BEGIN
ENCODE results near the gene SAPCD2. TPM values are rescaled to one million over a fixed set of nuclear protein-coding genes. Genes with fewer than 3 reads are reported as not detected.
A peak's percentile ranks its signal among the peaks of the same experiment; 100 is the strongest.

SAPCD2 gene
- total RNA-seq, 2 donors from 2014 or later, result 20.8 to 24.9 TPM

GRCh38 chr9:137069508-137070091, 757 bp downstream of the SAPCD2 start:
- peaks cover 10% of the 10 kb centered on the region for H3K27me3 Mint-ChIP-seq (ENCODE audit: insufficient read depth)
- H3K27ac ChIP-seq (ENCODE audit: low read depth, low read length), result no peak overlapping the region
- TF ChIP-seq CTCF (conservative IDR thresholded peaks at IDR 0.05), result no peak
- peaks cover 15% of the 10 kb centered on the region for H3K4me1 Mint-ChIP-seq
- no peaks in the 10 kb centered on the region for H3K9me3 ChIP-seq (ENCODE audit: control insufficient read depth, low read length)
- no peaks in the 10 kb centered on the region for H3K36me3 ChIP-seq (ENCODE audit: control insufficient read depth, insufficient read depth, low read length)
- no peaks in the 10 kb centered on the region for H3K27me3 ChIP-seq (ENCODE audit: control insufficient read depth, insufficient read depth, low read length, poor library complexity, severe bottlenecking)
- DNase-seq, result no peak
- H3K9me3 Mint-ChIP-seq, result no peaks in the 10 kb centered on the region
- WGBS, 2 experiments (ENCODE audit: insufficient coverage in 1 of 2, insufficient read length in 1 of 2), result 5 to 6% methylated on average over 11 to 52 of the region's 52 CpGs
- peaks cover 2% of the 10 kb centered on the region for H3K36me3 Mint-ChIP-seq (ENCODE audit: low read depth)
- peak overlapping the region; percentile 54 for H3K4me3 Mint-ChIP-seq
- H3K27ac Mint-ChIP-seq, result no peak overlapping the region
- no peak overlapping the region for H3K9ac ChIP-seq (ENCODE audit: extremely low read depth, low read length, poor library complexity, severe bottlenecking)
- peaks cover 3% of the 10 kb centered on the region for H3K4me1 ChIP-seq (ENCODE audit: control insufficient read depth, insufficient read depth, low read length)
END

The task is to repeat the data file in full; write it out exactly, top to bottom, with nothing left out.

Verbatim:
ENCODE results near the gene SAPCD2. TPM values are rescaled to one million over a fixed set of nuclear protein-coding genes. Genes with fewer than 3 reads are reported as not detected.
A peak's percentile ranks its signal among the peaks of the same experiment; 100 is the strongest.

SAPCD2 gene
- total RNA-seq, 2 donors from 2014 or later, result 20.8 to 24.9 TPM

GRCh38 chr9:137069508-137070091, 757 bp downstream of the SAPCD2 start:
- peaks cover 10% of the 10 kb centered on the region for H3K27me3 Mint-ChIP-seq (ENCODE audit: insufficient read depth)
- H3K27ac ChIP-seq (ENCODE audit: low read depth, low read length), result no peak overlapping the region
- TF ChIP-seq CTCF (conservative IDR thresholded peaks at IDR 0.05), result no peak
- peaks cover 15% of the 10 kb centered on the region for H3K4me1 Mint-ChIP-seq
- no peaks in the 10 kb centered on the region for H3K9me3 ChIP-seq (ENCODE audit: control insufficient read depth, low read length)
- no peaks in the 10 kb centered on the region for H3K36me3 ChIP-seq (ENCODE audit: control insufficient read depth, insufficient read depth, low read length)
- no peaks in the 10 kb centered on the region for H3K27me3 ChIP-seq (ENCODE audit: control insufficient read depth, insufficient read depth, low read length, poor library complexity, severe bottlenecking)
- DNase-seq, result no peak
- H3K9me3 Mint-ChIP-seq, result no peaks in the 10 kb centered on the region
- WGBS, 2 experiments (ENCODE audit: insufficient coverage in 1 of 2, insufficient read length in 1 of 2), result 5 to 6% methylated on average over 11 to 52 of the region's 52 CpGs
- peaks cover 2% of the 10 kb centered on the region for H3K36me3 Mint-ChIP-seq (ENCODE audit: low read depth)
- peak overlapping the region; percentile 54 for H3K4me3 Mint-ChIP-seq
- H3K27ac Mint-ChIP-seq, result no peak overlapping the region
- no peak overlapping the region for H3K9ac ChIP-seq (ENCODE audit: extremely low read depth, low read length, poor library complexity, severe bottlenecking)
- peaks cover 3% of the 10 kb centered on the region for H3K4me1 ChIP-seq (ENCODE audit: control insufficient read depth, insufficient read depth, low read length)